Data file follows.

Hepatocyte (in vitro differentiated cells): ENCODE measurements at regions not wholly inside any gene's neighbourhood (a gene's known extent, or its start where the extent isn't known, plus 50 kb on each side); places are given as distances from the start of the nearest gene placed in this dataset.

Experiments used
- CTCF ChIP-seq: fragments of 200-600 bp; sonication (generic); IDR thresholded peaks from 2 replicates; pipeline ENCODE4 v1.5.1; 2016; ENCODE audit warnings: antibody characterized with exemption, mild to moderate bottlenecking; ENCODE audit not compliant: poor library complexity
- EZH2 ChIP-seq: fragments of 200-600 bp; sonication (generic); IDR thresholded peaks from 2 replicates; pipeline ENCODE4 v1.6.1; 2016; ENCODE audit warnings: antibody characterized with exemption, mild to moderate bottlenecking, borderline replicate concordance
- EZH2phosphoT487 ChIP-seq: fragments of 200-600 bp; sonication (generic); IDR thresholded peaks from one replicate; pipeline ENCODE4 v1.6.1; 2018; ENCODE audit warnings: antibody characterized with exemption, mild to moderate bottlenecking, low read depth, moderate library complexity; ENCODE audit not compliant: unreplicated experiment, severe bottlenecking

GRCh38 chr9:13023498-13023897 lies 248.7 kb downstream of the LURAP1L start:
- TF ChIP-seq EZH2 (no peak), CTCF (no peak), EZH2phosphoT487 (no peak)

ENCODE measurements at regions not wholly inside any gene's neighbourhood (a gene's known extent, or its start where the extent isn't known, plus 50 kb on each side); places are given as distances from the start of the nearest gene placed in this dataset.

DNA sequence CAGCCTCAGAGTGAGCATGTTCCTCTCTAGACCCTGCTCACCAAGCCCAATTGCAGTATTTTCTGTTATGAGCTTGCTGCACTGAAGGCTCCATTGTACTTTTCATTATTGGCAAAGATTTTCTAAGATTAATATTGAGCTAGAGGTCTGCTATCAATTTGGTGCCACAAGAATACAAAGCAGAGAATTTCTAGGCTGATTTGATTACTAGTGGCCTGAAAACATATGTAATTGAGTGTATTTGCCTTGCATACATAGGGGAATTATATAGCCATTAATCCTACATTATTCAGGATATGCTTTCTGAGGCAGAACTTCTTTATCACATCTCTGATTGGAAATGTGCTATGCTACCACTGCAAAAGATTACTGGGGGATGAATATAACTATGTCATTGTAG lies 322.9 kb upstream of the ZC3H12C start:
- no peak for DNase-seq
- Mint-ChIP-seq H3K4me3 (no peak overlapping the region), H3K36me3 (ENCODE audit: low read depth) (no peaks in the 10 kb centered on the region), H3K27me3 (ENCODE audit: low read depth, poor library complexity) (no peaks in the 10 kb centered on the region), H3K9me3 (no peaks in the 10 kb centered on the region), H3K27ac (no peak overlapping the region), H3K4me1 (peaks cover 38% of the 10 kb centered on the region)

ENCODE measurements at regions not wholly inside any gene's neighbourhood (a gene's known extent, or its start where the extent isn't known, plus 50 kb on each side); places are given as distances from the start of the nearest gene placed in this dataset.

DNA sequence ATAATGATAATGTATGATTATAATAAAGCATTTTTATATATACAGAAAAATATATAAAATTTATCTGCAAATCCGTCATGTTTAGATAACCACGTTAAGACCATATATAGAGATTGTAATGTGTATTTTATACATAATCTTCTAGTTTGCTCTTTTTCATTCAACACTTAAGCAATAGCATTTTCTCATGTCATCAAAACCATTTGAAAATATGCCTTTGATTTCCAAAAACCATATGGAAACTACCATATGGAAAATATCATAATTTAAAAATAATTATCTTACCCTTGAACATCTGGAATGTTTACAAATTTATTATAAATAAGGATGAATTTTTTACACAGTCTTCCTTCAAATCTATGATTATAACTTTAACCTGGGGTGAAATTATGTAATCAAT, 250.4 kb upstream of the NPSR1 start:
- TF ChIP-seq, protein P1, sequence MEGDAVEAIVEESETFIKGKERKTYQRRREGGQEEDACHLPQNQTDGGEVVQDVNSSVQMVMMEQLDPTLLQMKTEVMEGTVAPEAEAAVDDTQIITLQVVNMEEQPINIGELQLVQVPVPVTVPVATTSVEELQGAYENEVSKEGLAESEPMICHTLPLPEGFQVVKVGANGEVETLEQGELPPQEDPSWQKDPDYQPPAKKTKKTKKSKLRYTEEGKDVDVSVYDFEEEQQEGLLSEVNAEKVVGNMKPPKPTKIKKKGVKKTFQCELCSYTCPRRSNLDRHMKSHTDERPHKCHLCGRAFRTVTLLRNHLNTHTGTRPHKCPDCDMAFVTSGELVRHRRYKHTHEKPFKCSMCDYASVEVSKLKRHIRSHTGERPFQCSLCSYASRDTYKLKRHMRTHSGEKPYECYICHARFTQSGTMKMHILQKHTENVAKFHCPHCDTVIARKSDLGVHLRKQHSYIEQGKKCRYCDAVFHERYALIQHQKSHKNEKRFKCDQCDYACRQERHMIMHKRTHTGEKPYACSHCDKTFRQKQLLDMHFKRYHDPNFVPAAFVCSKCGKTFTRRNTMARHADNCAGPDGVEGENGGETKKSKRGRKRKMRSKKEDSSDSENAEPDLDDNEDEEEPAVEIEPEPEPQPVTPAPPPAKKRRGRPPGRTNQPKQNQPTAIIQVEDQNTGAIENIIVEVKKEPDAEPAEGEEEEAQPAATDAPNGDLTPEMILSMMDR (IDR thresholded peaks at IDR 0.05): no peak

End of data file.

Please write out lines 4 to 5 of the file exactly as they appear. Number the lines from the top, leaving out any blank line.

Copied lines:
- EZH2 ChIP-seq: fragments of 200-600 bp; sonication (generic); IDR thresholded peaks from 2 replicates; pipeline ENCODE4 v1.6.1; 2016; ENCODE audit warnings: antibody characterized with exemption, mild to moderate bottlenecking, borderline replicate concordance
- EZH2phosphoT487 ChIP-seq: fragments of 200-600 bp; sonication (generic); IDR thresholded peaks from one replicate; pipeline ENCODE4 v1.6.1; 2018; ENCODE audit warnings: antibody characterized with exemption, mild to moderate bottlenecking, low read depth, moderate library complexity; ENCODE audit not compliant: unreplicated experiment, severe bottlenecking